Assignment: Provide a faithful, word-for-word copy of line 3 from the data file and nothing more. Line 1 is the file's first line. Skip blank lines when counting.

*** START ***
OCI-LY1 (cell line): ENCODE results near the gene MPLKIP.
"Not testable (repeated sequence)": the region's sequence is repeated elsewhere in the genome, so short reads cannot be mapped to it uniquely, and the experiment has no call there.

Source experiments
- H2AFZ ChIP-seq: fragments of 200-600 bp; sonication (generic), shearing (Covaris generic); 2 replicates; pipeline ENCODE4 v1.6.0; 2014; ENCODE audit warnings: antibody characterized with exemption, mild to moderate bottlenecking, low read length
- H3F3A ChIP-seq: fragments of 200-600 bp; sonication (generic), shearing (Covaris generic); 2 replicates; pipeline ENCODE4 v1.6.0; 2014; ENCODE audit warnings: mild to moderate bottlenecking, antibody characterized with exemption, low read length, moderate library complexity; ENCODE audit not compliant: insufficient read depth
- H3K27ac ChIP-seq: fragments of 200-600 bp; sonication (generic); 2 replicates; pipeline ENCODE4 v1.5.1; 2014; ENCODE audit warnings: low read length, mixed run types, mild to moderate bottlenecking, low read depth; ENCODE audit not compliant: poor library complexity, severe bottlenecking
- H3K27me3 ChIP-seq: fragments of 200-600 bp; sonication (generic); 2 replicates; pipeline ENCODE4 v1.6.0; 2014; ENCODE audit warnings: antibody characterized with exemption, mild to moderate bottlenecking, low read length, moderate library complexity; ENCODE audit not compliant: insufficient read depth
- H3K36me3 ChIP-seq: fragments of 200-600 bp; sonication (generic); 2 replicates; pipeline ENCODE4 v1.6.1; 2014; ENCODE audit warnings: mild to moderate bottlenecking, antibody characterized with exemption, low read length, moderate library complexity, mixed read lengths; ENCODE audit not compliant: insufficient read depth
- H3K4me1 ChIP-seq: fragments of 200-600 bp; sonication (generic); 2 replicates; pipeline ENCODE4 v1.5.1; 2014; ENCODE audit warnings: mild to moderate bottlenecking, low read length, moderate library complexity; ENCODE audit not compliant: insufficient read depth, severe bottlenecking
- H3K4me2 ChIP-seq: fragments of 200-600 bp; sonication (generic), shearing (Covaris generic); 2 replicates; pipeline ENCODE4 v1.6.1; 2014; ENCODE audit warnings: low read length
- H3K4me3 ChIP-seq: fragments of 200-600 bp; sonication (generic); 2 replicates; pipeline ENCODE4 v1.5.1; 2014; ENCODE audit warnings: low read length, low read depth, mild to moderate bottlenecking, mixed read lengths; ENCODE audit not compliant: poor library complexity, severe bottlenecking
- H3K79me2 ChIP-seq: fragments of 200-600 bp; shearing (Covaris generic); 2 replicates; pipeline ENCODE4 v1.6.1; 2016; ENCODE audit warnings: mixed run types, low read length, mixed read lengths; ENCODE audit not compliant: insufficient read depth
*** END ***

Source experiments